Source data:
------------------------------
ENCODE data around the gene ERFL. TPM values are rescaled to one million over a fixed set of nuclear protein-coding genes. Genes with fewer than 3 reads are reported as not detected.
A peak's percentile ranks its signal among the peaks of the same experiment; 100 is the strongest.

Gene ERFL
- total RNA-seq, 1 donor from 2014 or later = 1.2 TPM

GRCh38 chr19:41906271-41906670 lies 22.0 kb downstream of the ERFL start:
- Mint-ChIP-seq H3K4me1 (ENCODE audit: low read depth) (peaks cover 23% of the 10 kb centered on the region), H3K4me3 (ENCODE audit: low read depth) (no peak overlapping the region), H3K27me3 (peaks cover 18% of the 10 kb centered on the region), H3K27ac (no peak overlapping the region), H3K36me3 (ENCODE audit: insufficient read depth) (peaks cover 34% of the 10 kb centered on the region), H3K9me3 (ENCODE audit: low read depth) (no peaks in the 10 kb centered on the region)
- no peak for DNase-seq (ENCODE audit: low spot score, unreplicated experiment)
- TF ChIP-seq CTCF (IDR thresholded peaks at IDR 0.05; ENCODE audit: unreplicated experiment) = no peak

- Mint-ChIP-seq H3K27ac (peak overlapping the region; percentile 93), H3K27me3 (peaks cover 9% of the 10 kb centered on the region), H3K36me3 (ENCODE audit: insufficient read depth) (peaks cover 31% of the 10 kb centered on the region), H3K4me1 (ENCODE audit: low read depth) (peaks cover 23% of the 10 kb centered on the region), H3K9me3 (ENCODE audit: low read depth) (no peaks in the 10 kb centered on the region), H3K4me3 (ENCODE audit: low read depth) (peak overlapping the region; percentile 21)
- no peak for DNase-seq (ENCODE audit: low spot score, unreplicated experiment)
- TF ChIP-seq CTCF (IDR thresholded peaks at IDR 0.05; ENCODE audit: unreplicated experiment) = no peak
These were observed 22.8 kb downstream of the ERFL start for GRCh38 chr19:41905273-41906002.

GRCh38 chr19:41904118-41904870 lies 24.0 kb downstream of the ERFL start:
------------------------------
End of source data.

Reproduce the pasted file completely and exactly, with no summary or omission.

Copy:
ENCODE data around the gene ERFL. TPM values are rescaled to one million over a fixed set of nuclear protein-coding genes. Genes with fewer than 3 reads are reported as not detected.
A peak's percentile ranks its signal among the peaks of the same experiment; 100 is the strongest.

Gene ERFL
- total RNA-seq, 1 donor from 2014 or later = 1.2 TPM

GRCh38 chr19:41906271-41906670 lies 22.0 kb downstream of the ERFL start:
- Mint-ChIP-seq H3K4me1 (ENCODE audit: low read depth) (peaks cover 23% of the 10 kb centered on the region), H3K4me3 (ENCODE audit: low read depth) (no peak overlapping the region), H3K27me3 (peaks cover 18% of the 10 kb centered on the region), H3K27ac (no peak overlapping the region), H3K36me3 (ENCODE audit: insufficient read depth) (peaks cover 34% of the 10 kb centered on the region), H3K9me3 (ENCODE audit: low read depth) (no peaks in the 10 kb centered on the region)
- no peak for DNase-seq (ENCODE audit: low spot score, unreplicated experiment)
- TF ChIP-seq CTCF (IDR thresholded peaks at IDR 0.05; ENCODE audit: unreplicated experiment) = no peak

- Mint-ChIP-seq H3K27ac (peak overlapping the region; percentile 93), H3K27me3 (peaks cover 9% of the 10 kb centered on the region), H3K36me3 (ENCODE audit: insufficient read depth) (peaks cover 31% of the 10 kb centered on the region), H3K4me1 (ENCODE audit: low read depth) (peaks cover 23% of the 10 kb centered on the region), H3K9me3 (ENCODE audit: low read depth) (no peaks in the 10 kb centered on the region), H3K4me3 (ENCODE audit: low read depth) (peak overlapping the region; percentile 21)
- no peak for DNase-seq (ENCODE audit: low spot score, unreplicated experiment)
- TF ChIP-seq CTCF (IDR thresholded peaks at IDR 0.05; ENCODE audit: unreplicated experiment) = no peak
These were observed 22.8 kb downstream of the ERFL start for GRCh38 chr19:41905273-41906002.

GRCh38 chr19:41904118-41904870 lies 24.0 kb downstream of the ERFL start: